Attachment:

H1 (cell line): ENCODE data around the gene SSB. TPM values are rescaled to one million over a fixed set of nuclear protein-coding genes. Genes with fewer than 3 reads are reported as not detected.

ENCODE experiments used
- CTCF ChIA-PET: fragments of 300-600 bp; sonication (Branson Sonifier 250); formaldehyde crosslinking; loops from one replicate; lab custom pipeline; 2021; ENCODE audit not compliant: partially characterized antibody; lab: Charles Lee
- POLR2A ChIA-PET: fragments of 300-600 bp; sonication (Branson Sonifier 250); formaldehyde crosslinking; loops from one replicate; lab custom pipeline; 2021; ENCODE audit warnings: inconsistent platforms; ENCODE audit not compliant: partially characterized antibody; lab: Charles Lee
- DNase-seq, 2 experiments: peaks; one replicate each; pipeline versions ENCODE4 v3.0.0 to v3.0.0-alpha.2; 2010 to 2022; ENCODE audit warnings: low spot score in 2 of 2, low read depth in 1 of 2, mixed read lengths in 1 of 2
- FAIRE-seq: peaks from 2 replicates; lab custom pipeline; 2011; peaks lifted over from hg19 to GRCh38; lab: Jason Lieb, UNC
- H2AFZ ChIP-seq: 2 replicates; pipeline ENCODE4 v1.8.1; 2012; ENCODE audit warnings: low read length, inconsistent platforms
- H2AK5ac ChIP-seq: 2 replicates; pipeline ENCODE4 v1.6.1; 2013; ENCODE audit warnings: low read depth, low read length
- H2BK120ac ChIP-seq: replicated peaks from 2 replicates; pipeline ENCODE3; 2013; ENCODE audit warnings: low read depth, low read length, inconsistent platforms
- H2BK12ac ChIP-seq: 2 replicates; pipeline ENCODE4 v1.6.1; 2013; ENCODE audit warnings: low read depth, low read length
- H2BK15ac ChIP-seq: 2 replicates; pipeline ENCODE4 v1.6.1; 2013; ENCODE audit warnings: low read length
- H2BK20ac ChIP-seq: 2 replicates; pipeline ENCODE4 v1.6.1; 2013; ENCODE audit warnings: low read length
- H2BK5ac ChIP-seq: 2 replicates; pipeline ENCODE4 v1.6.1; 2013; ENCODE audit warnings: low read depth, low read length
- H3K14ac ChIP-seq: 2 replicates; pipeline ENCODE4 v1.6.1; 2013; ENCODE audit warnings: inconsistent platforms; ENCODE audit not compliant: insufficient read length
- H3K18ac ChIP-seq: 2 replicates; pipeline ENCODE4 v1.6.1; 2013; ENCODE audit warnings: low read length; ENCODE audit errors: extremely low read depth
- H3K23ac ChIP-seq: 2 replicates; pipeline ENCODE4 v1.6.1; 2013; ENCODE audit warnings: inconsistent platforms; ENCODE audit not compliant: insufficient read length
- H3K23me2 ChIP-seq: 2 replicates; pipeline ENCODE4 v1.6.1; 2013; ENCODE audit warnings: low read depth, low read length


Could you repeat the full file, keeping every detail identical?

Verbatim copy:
H1 (cell line): ENCODE data around the gene SSB. TPM values are rescaled to one million over a fixed set of nuclear protein-coding genes. Genes with fewer than 3 reads are reported as not detected.

ENCODE experiments used
- CTCF ChIA-PET: fragments of 300-600 bp; sonication (Branson Sonifier 250); formaldehyde crosslinking; loops from one replicate; lab custom pipeline; 2021; ENCODE audit not compliant: partially characterized antibody; lab: Charles Lee
- POLR2A ChIA-PET: fragments of 300-600 bp; sonication (Branson Sonifier 250); formaldehyde crosslinking; loops from one replicate; lab custom pipeline; 2021; ENCODE audit warnings: inconsistent platforms; ENCODE audit not compliant: partially characterized antibody; lab: Charles Lee
- DNase-seq, 2 experiments: peaks; one replicate each; pipeline versions ENCODE4 v3.0.0 to v3.0.0-alpha.2; 2010 to 2022; ENCODE audit warnings: low spot score in 2 of 2, low read depth in 1 of 2, mixed read lengths in 1 of 2
- FAIRE-seq: peaks from 2 replicates; lab custom pipeline; 2011; peaks lifted over from hg19 to GRCh38; lab: Jason Lieb, UNC
- H2AFZ ChIP-seq: 2 replicates; pipeline ENCODE4 v1.8.1; 2012; ENCODE audit warnings: low read length, inconsistent platforms
- H2AK5ac ChIP-seq: 2 replicates; pipeline ENCODE4 v1.6.1; 2013; ENCODE audit warnings: low read depth, low read length
- H2BK120ac ChIP-seq: replicated peaks from 2 replicates; pipeline ENCODE3; 2013; ENCODE audit warnings: low read depth, low read length, inconsistent platforms
- H2BK12ac ChIP-seq: 2 replicates; pipeline ENCODE4 v1.6.1; 2013; ENCODE audit warnings: low read depth, low read length
- H2BK15ac ChIP-seq: 2 replicates; pipeline ENCODE4 v1.6.1; 2013; ENCODE audit warnings: low read length
- H2BK20ac ChIP-seq: 2 replicates; pipeline ENCODE4 v1.6.1; 2013; ENCODE audit warnings: low read length
- H2BK5ac ChIP-seq: 2 replicates; pipeline ENCODE4 v1.6.1; 2013; ENCODE audit warnings: low read depth, low read length
- H3K14ac ChIP-seq: 2 replicates; pipeline ENCODE4 v1.6.1; 2013; ENCODE audit warnings: inconsistent platforms; ENCODE audit not compliant: insufficient read length
- H3K18ac ChIP-seq: 2 replicates; pipeline ENCODE4 v1.6.1; 2013; ENCODE audit warnings: low read length; ENCODE audit errors: extremely low read depth
- H3K23ac ChIP-seq: 2 replicates; pipeline ENCODE4 v1.6.1; 2013; ENCODE audit warnings: inconsistent platforms; ENCODE audit not compliant: insufficient read length
- H3K23me2 ChIP-seq: 2 replicates; pipeline ENCODE4 v1.6.1; 2013; ENCODE audit warnings: low read depth, low read length